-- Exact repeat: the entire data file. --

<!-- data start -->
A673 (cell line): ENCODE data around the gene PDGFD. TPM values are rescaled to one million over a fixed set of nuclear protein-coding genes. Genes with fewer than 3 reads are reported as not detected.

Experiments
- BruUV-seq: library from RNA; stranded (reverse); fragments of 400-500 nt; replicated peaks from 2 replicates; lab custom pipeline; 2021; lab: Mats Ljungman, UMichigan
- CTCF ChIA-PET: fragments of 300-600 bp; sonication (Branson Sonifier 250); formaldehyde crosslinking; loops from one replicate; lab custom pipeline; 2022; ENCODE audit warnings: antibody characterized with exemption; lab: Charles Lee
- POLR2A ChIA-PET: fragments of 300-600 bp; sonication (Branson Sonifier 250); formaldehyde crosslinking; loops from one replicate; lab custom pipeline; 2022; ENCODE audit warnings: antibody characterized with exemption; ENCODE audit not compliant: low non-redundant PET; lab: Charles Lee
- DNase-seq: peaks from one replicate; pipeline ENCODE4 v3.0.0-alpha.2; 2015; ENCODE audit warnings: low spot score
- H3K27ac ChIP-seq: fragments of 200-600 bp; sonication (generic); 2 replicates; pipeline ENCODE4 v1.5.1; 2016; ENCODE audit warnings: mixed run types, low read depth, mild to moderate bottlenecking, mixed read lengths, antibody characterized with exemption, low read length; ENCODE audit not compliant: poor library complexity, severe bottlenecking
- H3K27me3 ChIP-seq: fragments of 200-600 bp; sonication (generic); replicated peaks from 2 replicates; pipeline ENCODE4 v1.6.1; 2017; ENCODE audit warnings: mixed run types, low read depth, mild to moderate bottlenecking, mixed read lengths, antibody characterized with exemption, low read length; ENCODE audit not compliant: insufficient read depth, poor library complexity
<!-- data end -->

A673 (cell line): ENCODE data around the gene PDGFD. TPM values are rescaled to one million over a fixed set of nuclear protein-coding genes. Genes with fewer than 3 reads are reported as not detected.

Experiments
- BruUV-seq: library from RNA; stranded (reverse); fragments of 400-500 nt; replicated peaks from 2 replicates; lab custom pipeline; 2021; lab: Mats Ljungman, UMichigan
- CTCF ChIA-PET: fragments of 300-600 bp; sonication (Branson Sonifier 250); formaldehyde crosslinking; loops from one replicate; lab custom pipeline; 2022; ENCODE audit warnings: antibody characterized with exemption; lab: Charles Lee
- POLR2A ChIA-PET: fragments of 300-600 bp; sonication (Branson Sonifier 250); formaldehyde crosslinking; loops from one replicate; lab custom pipeline; 2022; ENCODE audit warnings: antibody characterized with exemption; ENCODE audit not compliant: low non-redundant PET; lab: Charles Lee
- DNase-seq: peaks from one replicate; pipeline ENCODE4 v3.0.0-alpha.2; 2015; ENCODE audit warnings: low spot score
- H3K27ac ChIP-seq: fragments of 200-600 bp; sonication (generic); 2 replicates; pipeline ENCODE4 v1.5.1; 2016; ENCODE audit warnings: mixed run types, low read depth, mild to moderate bottlenecking, mixed read lengths, antibody characterized with exemption, low read length; ENCODE audit not compliant: poor library complexity, severe bottlenecking
- H3K27me3 ChIP-seq: fragments of 200-600 bp; sonication (generic); replicated peaks from 2 replicates; pipeline ENCODE4 v1.6.1; 2017; ENCODE audit warnings: mixed run types, low read depth, mild to moderate bottlenecking, mixed read lengths, antibody characterized with exemption, low read length; ENCODE audit not compliant: insufficient read depth, poor library complexity